Interviews

Interview: Tricky



It’s like 1995 all over again. Portishead are back, Massive Attack have just completed Meltdown and have a new album imminent. And here’s Tricky, going back to his roots on a Bristol estate for inspiration.

What’s more, he’s prepared to talk fully and frankly about the experience – and why he really isn’t part of that scene.

His new album Knowle West Boy has landed him on the Domino label, whose offices we sit in. And it’s not long before he uses the ‘F’ word – but not the one you might expect.

“It was fun doing the new record”, he says enthusiastically, “it was like taking every song as a different album. I was in bed one day listening to Kate Bush, Army Of Dreamers I think it was, and I’m like ‘I wish I could have written that song’. And I just realised that fuck! I’m a musician and I can be Kate Bush today and The Specials tomorrow, and I’ve never done anything like that before, I’ve always just been me. And so it’s like takes on The Specials, Cross To Bear is my Kate Bush song, and it’s being able to be who you want in a different way.”

Despite the elements of other people’s music, he agrees Knowle West Boy is his most personal album yet. “Yeah, some of the things I talk about on there are about my kid and shit, and stuff like seeing where I grew up – but it was easy to do it. It’s almost like art, all this stuff’s been in my head for years, so why don’t I write about it! It was easy and happened really quick.”

Humour, not a personal trait readily associated with Tricky, is there in abundance. The example I give is a cheeky “piss off”, given at the end of School Gates. “Yeah, it’s a very English sense of humour,” he says. “The girl doing it, she’s got a Leeds accent, and it was just funny how to hear her sing and hear her talk, and I’m like ‘answer me back’. You can picture it, a Coronation Street vibe. It’s like the vibe where I grew up, girls like that. My first girlfriend was like that.

“It’s funny, I was in Bristol the other day saying to my cousin’s boyfriend, ‘I need to meet someone like a girl who works in a chip shop!’ I’ve done the models, I’ve done the actresses, know what I mean, but I have a certain fondness for those sort of girls, it’s part of my culture so I’m attracted to it. Sometimes I wish I was with a girl like I grew up with, who makes me laugh and will say something like ‘you talkin’ to me?’ And I miss that sometimes. When I feel stress because I’m busy and working, and you think ‘wouldn’t it be cool to pick up the girl from like a chip shop and come back up to London?’ – she’s just finished work for the weekend, she’s normal, she don’t give a fuck about anything, and you can just go to her town and chill out and stuff.”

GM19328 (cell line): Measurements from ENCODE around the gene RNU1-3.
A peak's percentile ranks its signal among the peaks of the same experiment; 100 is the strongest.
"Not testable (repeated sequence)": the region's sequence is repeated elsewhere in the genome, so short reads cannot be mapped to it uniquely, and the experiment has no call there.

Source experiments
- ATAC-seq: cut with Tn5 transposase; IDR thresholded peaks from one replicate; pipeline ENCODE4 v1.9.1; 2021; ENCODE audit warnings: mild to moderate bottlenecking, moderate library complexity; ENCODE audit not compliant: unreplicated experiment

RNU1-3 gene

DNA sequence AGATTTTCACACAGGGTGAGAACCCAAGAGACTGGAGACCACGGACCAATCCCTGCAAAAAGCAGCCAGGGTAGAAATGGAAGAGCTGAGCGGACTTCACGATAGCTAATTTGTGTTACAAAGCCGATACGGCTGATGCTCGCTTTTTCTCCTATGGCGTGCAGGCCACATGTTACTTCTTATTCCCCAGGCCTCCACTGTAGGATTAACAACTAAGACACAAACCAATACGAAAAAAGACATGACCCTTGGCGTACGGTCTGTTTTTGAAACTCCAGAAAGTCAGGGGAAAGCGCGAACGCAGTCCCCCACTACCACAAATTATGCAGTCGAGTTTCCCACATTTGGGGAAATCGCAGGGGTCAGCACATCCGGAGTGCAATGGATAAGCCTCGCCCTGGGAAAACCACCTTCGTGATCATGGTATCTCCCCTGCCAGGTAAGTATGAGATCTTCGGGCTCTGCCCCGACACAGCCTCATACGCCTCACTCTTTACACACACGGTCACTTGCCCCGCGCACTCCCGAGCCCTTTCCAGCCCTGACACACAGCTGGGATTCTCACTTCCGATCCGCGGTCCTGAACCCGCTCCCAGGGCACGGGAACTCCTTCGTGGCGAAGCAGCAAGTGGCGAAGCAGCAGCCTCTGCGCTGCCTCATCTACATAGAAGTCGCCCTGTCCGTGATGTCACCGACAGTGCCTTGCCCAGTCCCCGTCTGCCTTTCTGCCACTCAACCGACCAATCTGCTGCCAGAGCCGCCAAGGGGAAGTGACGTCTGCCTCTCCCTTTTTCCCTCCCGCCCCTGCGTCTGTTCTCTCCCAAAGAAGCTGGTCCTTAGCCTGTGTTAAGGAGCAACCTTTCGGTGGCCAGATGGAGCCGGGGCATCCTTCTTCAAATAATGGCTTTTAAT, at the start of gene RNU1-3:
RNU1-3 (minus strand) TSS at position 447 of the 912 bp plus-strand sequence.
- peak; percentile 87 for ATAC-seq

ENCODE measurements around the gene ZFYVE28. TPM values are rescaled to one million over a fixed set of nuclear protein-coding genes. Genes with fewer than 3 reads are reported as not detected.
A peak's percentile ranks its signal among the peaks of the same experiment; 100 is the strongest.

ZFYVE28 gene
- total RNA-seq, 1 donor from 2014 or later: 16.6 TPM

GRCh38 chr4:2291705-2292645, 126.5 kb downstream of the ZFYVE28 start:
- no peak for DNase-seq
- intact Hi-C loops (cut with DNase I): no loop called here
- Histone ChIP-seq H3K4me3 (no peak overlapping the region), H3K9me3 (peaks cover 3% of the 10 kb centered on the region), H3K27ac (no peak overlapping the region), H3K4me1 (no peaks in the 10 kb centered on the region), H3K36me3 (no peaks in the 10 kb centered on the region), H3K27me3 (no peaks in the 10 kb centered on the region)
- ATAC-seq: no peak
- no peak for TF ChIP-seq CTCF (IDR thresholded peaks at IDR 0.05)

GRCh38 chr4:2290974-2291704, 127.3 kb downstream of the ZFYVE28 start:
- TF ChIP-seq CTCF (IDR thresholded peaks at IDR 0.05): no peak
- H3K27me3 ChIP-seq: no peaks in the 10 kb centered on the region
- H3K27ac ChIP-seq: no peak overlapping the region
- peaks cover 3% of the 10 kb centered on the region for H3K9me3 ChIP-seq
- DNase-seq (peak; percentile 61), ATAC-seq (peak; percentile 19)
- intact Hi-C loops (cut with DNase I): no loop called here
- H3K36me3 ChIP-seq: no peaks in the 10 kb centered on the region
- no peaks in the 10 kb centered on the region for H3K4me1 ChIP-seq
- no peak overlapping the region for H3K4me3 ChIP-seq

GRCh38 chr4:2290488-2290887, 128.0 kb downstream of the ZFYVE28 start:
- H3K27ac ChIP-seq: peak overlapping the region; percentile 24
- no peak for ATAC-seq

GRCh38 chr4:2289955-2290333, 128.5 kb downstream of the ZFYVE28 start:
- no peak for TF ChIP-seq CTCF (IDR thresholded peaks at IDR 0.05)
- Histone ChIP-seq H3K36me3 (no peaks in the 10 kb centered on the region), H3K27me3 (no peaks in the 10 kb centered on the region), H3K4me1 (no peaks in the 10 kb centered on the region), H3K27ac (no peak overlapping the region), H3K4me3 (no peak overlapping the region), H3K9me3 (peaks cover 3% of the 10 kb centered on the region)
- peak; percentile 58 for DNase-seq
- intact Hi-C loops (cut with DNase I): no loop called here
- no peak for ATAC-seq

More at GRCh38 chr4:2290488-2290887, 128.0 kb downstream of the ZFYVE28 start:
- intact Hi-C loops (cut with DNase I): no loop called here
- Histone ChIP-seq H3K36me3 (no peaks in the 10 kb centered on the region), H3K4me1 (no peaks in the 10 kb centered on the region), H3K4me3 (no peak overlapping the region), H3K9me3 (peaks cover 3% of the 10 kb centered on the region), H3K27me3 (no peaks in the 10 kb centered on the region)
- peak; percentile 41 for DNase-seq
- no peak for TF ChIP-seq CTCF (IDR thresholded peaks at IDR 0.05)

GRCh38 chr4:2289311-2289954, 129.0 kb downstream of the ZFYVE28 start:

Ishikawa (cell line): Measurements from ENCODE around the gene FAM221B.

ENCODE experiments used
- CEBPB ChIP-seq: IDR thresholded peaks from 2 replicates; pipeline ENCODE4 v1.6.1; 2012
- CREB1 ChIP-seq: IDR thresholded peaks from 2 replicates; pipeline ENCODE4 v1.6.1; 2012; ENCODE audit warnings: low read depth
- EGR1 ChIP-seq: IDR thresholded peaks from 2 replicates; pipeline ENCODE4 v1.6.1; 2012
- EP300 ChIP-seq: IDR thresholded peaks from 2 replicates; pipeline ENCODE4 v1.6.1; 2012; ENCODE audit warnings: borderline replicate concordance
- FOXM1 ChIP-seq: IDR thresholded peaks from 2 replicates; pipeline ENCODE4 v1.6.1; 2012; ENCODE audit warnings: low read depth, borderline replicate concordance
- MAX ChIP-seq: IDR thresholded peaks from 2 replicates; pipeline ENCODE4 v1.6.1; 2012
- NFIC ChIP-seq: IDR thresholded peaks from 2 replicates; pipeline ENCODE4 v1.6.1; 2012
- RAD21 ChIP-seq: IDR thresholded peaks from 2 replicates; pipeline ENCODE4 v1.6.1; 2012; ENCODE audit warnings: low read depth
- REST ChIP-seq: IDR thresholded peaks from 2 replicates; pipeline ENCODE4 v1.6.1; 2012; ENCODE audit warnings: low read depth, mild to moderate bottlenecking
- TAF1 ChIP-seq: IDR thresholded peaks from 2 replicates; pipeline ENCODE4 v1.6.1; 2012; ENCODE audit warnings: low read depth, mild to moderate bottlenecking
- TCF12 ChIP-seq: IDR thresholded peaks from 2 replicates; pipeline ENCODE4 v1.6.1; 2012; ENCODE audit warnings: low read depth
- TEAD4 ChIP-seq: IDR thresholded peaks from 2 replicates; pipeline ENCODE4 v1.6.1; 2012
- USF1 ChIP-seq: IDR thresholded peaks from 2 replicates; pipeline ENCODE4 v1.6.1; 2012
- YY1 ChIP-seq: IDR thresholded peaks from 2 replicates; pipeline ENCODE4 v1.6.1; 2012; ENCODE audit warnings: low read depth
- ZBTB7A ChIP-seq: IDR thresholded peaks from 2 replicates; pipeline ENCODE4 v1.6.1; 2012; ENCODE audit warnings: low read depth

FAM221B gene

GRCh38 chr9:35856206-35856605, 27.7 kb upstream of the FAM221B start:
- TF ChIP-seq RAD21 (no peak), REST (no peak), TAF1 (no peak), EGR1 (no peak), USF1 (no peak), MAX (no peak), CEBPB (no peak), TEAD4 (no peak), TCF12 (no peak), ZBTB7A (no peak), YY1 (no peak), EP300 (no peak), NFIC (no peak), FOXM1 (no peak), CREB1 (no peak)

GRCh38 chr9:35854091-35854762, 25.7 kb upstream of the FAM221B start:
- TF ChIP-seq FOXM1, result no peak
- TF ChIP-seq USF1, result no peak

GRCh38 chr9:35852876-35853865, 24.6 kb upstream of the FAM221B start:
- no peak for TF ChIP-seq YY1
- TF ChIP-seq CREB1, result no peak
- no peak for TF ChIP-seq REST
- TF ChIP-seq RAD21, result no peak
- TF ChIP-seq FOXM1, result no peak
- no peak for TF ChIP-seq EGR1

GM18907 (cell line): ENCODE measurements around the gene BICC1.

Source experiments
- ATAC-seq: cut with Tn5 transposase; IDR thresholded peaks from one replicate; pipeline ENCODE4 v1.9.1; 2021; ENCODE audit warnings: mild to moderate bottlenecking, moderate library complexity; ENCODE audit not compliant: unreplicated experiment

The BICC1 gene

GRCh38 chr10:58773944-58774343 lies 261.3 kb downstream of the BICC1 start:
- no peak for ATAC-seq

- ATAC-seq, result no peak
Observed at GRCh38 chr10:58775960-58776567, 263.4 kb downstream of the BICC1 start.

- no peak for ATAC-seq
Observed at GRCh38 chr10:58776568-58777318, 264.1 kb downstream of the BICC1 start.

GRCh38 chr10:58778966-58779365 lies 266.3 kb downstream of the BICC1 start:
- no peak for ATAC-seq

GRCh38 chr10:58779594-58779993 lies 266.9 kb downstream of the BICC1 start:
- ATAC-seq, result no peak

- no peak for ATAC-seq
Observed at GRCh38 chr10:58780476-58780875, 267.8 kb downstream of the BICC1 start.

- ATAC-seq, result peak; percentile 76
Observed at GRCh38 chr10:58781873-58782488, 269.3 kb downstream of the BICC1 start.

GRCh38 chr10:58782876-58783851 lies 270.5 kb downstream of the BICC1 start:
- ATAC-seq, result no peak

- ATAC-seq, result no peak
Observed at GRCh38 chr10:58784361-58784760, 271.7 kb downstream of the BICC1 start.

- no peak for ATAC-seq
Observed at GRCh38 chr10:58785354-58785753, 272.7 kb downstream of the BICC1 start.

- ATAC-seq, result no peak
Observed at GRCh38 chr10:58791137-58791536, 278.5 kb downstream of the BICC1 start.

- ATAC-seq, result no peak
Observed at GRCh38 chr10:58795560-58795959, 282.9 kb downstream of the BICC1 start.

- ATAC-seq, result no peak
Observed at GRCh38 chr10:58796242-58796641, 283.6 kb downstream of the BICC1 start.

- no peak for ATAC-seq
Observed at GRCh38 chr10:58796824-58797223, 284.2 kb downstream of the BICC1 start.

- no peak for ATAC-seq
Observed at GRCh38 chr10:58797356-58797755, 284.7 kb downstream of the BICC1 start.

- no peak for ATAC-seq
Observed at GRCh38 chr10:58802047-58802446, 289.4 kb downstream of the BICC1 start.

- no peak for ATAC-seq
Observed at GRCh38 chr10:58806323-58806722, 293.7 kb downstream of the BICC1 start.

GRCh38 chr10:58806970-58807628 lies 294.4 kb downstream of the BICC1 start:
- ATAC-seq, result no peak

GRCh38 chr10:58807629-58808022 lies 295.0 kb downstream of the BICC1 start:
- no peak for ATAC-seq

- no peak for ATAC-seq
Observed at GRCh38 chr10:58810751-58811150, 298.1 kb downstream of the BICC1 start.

“All this stuff’s been in my head for years, so why don’t I write about it!”
– Tricky gives in to his creative impulses.

Suddenly focussed, he continues. “It’s like getting a bit of strength back. Being with an actress or a model, you might be with a beautiful woman but they don’t really support you, and as I get older I don’t need to be supported by someone who’s just good looking physically I need someone who understands me and will say something that makes me laugh. The girls I grew up with, they just say things that crack me up, and I’ve just got older man, I’ve just turned forty, and I need that more. You need a bit of support, you know? If your life is flying around the world doing fashion shows and print work, how would you support me, you know, not just by being there but by saying something that makes me laugh on the phone?”

Spending a year in Los Angeles while Knowle West Boy was finished brought this home further. “I ended up going out with a French girl funnily enough, which is the closest I could get as there weren’t any English girls over there. But I liked staying in and watching a DVD. You try and get a girl in LA to stay in and watch a DVD in LA – you have to be going out with her for a long time man! They wanna go to clubs and restaurants. Some chicks will only call you on a Friday night when they don’t know where they’re going! You go and meet a girl, you hang out with her, and then you don’t hear anything from her for a month. Then all of a sudden she’ll call you and go like ‘hey babes, what you up to, what you doing tonight?’ and I’m like ‘I don’t even call you fuckers back.'”

He expands on his theme. “You meet a girl in a club and hang out for a couple of days and then say ‘let’s go watch a video at my place’ they don’t wanna do simple things, they don’t wanna carry shopping with you. I met a couple of American girls and it wasn’t for a long time til we were doing the couple things, a long time.”

The environment wasn’t devoid of stimulus for the album, however. “Oh no, I’m lucky like that – I can be in Alaska and still record. I don’t need to be stimulated by people because it’s like meditation so I don’t need any of that stuff. I’m really lucky like that.

The priority in Los Angeles was to finish the album, and Tricky took a radical approach. “I stripped it apart, and I kept the songs but got rid of everything else. Because I was thinking about the lyrics so much the music was generic, and it wasn’t my music, but I was happy with the songs. I went and ripped off loads of songs – I didn’t realise I was doing it cos it was quite easy. And I was like, Oh I’m gonna do the Specials today but then I’m like ‘fuck, this sounds like the Specials!’ Normally with my music you don’t know where it comes from. With this you could even name the song. So I took it back and stripped it, but the good thing is I got the songs out of it. Unless I ripped off The Specials I don’t think I’d have been able to do Council Estate. So I got the vocal and the melody and in a way it was a good thing but I still thought it was a bit generic.”

While in America, he also expanded his filmography – he memorably appeared in Luc Besson’s sci-fi The Fifth Element with Bruce Willis, Gary Oldman and Milla Jovovich. This time he worked with director Jerry Bruckheimer, an episode he recalls with enthusiasm. “I did a movie called Bad Company, a comedy, some CSI, a New York crime thing and some other projects he was doing. He’s a very open minded dude, this guy. I met with him and I said ‘D’you know what, I really wanna do this but I don’t know how to make music to pictures’ and he was like ‘just go off and make ten pieces of song, you don’t have to watch anything, and then come and play them to me’.

“So I’d go off and write 10, 20 pieces of song that were about a minute long, and go into his office and he’d say ‘I’ll take this one, this one, I don’t want that one’. He obviously had the images in his head. And what’s funny is I put ten dark things and ten lighter things, thinking he’d choose the lighter things as it’s Jerry Bruckheimer, but every time he chose the darkest things. He surprised me like that.”